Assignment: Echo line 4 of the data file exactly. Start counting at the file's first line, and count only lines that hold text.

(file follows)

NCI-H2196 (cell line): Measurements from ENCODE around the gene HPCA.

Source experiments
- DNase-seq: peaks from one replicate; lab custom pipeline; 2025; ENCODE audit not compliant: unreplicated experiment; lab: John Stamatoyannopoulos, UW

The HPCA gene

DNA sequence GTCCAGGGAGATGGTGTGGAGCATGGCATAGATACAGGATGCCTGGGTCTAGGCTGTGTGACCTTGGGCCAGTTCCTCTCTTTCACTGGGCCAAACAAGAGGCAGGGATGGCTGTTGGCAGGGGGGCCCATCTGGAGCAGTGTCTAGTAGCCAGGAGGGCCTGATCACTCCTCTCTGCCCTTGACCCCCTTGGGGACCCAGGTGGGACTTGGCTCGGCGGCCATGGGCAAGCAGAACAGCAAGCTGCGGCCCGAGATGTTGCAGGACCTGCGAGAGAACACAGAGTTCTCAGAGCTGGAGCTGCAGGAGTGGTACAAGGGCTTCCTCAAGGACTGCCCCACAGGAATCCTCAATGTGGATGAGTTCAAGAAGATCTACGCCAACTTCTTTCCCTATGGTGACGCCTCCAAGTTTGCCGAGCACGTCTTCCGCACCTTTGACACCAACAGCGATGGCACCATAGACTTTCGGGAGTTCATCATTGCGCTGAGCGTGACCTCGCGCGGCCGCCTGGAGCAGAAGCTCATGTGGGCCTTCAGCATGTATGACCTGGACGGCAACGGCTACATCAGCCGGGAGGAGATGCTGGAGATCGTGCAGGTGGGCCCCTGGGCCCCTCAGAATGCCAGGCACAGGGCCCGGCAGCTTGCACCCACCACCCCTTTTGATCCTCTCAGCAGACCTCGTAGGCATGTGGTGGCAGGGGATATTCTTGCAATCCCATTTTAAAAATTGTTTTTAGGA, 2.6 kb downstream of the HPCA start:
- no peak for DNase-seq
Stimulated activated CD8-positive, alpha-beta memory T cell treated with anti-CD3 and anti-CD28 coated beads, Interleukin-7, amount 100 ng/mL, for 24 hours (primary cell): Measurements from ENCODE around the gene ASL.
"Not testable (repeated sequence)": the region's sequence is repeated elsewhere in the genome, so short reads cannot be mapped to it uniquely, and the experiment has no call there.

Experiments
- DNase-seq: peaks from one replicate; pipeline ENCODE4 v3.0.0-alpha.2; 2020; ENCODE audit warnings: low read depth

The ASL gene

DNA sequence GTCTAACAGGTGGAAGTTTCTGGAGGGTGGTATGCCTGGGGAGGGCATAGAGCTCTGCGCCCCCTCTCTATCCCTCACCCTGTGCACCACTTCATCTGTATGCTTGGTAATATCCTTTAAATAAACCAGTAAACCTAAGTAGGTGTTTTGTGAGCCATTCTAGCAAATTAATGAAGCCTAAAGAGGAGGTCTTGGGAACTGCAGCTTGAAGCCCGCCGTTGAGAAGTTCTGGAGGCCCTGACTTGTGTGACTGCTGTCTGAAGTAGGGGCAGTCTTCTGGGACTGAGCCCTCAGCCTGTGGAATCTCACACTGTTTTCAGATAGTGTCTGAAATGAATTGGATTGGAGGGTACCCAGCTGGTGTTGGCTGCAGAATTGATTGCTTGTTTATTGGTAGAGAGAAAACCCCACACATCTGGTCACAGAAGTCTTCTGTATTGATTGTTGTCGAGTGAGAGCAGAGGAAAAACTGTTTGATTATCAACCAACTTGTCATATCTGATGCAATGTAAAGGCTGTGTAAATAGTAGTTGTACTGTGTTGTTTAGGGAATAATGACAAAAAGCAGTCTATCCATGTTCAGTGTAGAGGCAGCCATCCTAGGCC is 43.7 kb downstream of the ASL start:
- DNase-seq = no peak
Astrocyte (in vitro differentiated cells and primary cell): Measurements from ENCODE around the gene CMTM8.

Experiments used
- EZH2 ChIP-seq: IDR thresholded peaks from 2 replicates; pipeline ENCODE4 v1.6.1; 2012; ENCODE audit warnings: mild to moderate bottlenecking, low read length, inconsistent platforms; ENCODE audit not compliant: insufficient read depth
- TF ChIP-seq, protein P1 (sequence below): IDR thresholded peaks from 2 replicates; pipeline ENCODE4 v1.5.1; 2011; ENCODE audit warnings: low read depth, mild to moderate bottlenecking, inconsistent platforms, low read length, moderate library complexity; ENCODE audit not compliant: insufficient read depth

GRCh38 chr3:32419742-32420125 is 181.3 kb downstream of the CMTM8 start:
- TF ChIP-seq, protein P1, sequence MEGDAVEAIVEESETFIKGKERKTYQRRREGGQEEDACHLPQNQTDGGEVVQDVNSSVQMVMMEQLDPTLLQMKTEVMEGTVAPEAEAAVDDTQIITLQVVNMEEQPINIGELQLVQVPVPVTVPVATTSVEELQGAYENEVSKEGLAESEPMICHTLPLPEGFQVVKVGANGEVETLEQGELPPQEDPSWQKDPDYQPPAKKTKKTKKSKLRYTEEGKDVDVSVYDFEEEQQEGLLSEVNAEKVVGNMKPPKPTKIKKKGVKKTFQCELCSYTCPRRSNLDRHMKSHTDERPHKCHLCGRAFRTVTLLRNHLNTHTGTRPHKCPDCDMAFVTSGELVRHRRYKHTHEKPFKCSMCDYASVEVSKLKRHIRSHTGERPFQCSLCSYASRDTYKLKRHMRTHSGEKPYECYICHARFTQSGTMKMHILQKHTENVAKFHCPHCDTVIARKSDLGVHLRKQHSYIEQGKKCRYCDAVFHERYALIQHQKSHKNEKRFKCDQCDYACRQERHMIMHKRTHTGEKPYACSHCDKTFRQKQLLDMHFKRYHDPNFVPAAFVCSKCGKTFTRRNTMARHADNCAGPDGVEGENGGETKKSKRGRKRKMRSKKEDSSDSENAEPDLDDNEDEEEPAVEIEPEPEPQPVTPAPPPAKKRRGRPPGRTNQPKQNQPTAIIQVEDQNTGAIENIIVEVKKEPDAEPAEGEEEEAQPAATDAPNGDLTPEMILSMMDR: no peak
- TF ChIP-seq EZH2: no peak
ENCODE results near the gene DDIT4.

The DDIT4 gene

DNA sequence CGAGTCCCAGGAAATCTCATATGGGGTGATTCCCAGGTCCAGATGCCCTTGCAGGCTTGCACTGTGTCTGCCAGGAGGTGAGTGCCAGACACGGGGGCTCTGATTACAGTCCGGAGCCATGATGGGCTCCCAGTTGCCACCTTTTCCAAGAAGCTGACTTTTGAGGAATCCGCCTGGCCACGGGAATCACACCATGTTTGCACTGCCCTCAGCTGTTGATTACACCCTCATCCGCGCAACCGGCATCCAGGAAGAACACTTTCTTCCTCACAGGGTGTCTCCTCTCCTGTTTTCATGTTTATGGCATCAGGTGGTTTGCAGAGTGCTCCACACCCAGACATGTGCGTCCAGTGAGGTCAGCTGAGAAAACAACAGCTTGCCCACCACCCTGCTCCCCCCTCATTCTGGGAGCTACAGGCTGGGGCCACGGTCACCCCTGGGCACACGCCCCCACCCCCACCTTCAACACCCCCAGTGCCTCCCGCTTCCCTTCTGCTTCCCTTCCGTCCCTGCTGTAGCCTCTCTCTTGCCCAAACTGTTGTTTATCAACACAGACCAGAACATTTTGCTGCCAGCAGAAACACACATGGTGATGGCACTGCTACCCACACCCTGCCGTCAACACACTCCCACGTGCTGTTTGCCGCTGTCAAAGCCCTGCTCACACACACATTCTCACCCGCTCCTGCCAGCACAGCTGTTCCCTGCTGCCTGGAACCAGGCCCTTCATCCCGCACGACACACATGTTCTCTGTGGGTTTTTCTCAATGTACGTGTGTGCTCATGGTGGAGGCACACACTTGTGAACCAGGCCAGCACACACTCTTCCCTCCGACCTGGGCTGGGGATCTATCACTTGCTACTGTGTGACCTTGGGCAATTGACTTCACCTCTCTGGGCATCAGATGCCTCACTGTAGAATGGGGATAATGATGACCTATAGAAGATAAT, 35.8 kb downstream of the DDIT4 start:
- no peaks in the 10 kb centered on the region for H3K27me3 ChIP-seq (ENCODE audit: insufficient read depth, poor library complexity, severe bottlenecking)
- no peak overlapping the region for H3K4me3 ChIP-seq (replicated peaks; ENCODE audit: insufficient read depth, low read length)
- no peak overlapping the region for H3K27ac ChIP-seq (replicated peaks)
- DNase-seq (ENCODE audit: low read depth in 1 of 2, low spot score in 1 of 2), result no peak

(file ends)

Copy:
The HPCA gene